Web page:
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Feeling a little dusty today? Well apparently you’re not alone, with Australians spending a whopping 91.5 million hours a month hungover and one-in-five taking one or more sick days in the past year because of a hangover, according to new research.

Nearly half of Australian drinkers have also skipped significant social events such as weddings and birthdays due to being hungover and 60 per cent admitted to experiencing low productivity at work due to being a little ‘under the weather’.

The research was commissioned by Dry July, which encourages Aussies to go booze-free for a month to support adults living with cancer, with a total of 1,030 Australian drinkers aged 18+ interviewed for the survey.

It found more than half of Aussie drinkers (52 per cent) have felt pressure to drink alcohol in social situations, with half considering it to be ‘un-Australian’ not to drink at these occasions.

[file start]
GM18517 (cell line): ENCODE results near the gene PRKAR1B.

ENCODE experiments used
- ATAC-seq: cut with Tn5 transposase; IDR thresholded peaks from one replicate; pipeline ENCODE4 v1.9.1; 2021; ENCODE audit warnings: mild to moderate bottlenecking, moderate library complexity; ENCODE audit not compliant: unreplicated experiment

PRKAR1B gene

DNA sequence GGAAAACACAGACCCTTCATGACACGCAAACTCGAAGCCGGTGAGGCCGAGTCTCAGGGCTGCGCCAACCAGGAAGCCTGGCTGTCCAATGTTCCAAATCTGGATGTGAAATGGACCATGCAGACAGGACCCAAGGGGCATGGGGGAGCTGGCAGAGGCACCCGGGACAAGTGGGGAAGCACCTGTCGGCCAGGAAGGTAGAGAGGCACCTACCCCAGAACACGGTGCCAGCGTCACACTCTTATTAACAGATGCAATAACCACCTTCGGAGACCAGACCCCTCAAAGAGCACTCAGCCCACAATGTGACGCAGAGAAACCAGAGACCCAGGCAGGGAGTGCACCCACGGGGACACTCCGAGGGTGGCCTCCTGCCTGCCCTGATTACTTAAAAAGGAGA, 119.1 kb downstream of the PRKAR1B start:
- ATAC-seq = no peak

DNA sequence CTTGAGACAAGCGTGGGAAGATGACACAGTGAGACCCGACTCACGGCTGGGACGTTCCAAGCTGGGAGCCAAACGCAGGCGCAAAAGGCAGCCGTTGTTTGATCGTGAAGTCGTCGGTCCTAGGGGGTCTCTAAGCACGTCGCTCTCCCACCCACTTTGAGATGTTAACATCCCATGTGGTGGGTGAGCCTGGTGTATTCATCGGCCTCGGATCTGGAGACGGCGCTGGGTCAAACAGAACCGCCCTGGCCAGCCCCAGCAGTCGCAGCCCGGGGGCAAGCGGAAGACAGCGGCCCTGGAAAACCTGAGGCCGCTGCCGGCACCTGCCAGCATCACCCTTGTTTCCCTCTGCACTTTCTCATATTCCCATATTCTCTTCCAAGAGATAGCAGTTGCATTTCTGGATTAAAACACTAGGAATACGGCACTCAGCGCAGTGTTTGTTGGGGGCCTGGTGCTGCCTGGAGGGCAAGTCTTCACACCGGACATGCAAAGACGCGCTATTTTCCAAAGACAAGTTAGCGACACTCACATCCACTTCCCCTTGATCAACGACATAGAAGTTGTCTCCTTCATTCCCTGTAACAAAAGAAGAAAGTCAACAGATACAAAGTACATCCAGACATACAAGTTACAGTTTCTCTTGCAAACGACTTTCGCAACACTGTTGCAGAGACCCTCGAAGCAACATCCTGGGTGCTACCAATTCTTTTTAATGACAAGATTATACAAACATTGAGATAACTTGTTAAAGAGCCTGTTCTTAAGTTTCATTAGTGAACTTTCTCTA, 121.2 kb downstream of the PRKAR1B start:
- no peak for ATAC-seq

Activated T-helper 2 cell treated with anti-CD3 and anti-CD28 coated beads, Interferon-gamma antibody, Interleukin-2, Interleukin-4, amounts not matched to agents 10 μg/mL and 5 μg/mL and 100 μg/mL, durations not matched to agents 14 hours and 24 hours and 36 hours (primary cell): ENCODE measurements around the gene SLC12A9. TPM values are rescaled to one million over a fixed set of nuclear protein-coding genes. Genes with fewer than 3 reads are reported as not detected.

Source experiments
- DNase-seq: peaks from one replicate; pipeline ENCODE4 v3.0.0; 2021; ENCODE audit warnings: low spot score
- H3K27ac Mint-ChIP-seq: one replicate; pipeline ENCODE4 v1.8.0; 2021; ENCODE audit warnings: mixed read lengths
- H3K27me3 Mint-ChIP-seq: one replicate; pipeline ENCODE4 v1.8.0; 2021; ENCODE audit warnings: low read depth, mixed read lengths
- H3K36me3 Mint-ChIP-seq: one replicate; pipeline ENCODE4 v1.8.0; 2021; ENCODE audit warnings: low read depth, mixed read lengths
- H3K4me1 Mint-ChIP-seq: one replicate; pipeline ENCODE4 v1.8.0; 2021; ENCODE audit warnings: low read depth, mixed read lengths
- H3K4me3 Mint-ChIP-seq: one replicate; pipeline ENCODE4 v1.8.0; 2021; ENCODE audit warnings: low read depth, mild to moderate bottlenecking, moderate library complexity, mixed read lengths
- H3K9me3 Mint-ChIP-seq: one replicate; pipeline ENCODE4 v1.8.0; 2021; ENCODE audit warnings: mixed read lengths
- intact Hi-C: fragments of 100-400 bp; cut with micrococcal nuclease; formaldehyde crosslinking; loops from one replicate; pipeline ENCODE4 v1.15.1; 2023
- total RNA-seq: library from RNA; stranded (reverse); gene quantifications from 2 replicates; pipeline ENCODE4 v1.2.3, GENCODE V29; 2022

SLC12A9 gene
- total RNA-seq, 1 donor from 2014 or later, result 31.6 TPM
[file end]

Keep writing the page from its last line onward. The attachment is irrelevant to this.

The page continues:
The majority of Australians (83 per cent) found it easier to resist peer pressure if they had what is deemed to be a legitimate excuse not to drink alcohol. Common reasons range from driving, to being pregnant, training for a fitness event, detoxing, being sick or on antibiotics

“Our research report has uncovered some sobering facts about the social pressures faced by Aussies when it comes to drinking and the impact of hangovers on our work and social commitments,” said Dry July CEO and co-founder Brett Macdonald.

“It also found that 21 per cent of Australians have not gone for more than a week without drinking in the last five years. This is why we’re encouraging everyone to take the Dry July challenge and see what can be achieved without a hangover.”

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